tomsbuspage

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About tomsbuspage

  • Rank
    Amateur OC Transpo Historian
  • Birthday 10/26/1976

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  • Website URL http://www.tomsbuspage.ca
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Profile Information

  • Gender Male
  • Location Ottawa, ON
  • Interests Public Transit (natch!)
    Highways
    Traffic Lights
    License Plates
    Classic Rock
    and of course, my wife and daughters!

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  1. The STO thanks its public transit riders and all citizens for their understanding and patience during this labour dispute. Moreover, fare compensation for riders will continue until May 31, 2017. La STO remercie la clientèle de faire route avec elle en cette période de transition : rabais tarifaire de 25 % maintenu jusqu'à la fin du mois de mai.
  2. I noticed that only the routes being changed in the spring have been updated on the system map. For instance, routes 14, 85, and 111 are designated as frequent routes on some bus stops, but they're still black regular routes on this map.
  3. OC Transpo has posted the Spring 2017 system map on its website. It is an interesting mix of the old and new route colouring schemes, with rapid and frequent routes operating alongside regular and peak-period routes: http://www.octranspo.com/images/files/maps/system_map/systemmap.pdf
  4. I suppose the fastest speed I've experienced on a transit bus was on an OC Transpo Orion III/Ikarus 286--I don't remember whether it was Cummins- or Detroit Diesel-powered--when the driver running route 95 on the Queensway between Jeanne d'Arc and Blair "buried the needle" on a speedometer that topped out at 120 km/h, or 75 mph. The only other time I can recall being in a bus reaching its top speed was during a charter of STO bus 7901, a 1979 GM New Look, which maxed out at 95 km/h, or 60 mph.
  5. I've seen a few European vehicles in Ottawa over the years, mostly RVs spending the night in a Wal-Mart parking lot. Last year, I spotted one RV each from Germany (ISO code D), Spain (E), and France (F). I also spotted an Austrian RV (A) on the Rockcliffe Parkway about five years ago. Of other vehicles, I once saw an RHD old-style Mini with British number plates parked at St. Laurent Shopping Centre a number of years ago, and a sedan with Luxembourg plates about fifteen years ago (plain Euro plates with a white oval on the trunk containing ISO code L). I also spotted a Mexican tour bus at the Rideau Centre (SPF MEX plates), but I remember almost nothing else about it. As for Canadian and American plates, I tend to notice then ignore them, as I do see them quite frequently. A quarter of Ottawa-Gatineau's population lives in Quebec, so I see those plates on a daily basis. Next most common plates I see are from New York, which is only an hour's drive away from Ottawa and many North Country residents shop at Ottawa malls. IIRC, I have seen plates from every Canadian province and territory, and every US state, even Nunavut and Hawaii, but I cannot recall ever seeing plates from Puerto Rico or the US Virgin Islands. One plate that does get my attention, though, is the US diplomatic or consular plate, which makes the occasional appearance in our nation's capital. My strangest plate sighting, however, was a New York plate I saw on my honeymoon, on a car parked near the bank of the Seine in Paris, France!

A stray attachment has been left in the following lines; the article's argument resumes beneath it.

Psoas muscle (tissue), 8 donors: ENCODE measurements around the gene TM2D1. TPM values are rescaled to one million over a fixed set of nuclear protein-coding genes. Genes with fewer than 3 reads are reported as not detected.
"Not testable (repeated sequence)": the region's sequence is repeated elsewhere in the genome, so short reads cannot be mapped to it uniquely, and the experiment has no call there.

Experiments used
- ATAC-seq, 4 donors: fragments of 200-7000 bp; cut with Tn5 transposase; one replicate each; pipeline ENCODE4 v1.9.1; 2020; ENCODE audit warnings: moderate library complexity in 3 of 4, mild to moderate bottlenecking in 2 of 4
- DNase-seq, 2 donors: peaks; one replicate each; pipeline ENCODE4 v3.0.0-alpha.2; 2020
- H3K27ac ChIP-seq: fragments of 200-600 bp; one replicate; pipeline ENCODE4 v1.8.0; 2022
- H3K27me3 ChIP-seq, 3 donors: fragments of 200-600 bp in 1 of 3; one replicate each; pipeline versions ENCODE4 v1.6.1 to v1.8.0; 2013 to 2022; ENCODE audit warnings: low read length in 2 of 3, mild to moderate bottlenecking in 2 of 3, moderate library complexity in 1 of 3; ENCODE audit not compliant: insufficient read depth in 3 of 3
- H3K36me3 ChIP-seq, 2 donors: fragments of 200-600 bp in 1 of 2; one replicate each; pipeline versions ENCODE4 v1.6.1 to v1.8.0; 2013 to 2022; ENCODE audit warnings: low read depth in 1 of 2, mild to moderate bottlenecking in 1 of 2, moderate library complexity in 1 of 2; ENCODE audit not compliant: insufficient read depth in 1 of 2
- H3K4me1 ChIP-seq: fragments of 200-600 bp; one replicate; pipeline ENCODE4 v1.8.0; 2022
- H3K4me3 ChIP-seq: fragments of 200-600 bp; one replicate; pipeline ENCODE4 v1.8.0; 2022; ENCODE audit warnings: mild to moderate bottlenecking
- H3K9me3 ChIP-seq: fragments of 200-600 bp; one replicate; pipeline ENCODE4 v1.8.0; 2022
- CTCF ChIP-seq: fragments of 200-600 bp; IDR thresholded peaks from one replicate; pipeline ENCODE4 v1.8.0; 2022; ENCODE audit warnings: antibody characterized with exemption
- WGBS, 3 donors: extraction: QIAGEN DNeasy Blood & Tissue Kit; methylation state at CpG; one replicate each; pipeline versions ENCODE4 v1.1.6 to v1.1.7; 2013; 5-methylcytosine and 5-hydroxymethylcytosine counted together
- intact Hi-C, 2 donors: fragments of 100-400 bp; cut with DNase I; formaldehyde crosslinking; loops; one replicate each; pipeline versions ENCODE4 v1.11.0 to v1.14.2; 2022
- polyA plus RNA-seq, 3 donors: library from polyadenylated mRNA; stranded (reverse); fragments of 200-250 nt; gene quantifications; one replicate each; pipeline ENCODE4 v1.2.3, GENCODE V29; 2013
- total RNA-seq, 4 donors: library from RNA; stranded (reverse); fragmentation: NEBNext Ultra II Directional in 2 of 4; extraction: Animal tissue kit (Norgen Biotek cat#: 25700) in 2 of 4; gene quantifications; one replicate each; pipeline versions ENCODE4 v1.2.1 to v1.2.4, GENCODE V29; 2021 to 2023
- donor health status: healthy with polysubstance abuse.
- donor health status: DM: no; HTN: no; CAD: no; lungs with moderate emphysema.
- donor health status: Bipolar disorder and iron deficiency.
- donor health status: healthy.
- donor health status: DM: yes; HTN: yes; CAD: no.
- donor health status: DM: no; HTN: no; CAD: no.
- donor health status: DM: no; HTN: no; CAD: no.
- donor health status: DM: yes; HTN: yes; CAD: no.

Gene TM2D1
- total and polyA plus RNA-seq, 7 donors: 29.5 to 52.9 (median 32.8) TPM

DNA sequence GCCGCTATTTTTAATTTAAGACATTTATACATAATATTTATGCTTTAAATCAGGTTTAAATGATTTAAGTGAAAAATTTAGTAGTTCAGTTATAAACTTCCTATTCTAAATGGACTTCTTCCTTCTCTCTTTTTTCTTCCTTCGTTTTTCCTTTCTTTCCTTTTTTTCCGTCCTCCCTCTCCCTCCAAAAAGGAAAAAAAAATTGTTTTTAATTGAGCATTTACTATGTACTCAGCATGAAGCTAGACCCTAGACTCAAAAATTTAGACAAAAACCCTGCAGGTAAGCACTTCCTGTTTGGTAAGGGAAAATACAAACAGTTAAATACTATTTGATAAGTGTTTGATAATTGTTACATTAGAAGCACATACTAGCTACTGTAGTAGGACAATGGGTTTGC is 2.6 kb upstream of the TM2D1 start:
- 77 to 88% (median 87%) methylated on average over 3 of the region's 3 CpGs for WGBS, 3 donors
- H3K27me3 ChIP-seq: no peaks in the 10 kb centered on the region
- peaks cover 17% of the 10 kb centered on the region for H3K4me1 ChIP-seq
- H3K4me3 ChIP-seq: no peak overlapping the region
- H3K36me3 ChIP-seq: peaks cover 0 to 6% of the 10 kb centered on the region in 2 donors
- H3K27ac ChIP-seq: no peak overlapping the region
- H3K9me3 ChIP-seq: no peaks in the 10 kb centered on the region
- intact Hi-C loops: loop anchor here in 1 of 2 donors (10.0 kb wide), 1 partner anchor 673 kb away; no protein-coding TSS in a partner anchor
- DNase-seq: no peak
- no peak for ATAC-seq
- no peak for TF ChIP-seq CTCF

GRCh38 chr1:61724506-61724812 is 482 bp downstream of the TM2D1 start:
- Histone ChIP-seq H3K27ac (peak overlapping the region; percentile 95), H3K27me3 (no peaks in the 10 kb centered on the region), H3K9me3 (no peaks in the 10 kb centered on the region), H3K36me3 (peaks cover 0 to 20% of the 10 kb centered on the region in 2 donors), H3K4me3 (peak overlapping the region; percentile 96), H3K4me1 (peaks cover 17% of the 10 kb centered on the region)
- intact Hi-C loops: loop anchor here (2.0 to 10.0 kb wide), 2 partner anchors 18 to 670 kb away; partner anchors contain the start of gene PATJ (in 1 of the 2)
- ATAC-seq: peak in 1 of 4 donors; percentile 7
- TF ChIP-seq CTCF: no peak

6. BUMP! I found some videos on Youtube from a few years ago in which Russian video blogger and car enthusiast Ivan Zenkevich test drives the license-built Soviet copies of the GM "Old Look" buses. First up is the ZiS-154 rear-engined diesel-electric bus, which evolved into the mechanically-simpler ZiS-155 front-engined motor bus, which inspired the MTB-82 trolleybus, which in turn inspired the MTV-82 tramway. I wish these videos had subtitles because я не говорю по-русски!
  7. This video is a year old, but it shows what it is like to operate a Montreal Metro train:
  8. According to Google Earth, these images were taken on 09/05/2016--Labour Day.
  9. Don Rickles, king of insult comedy, dies at 90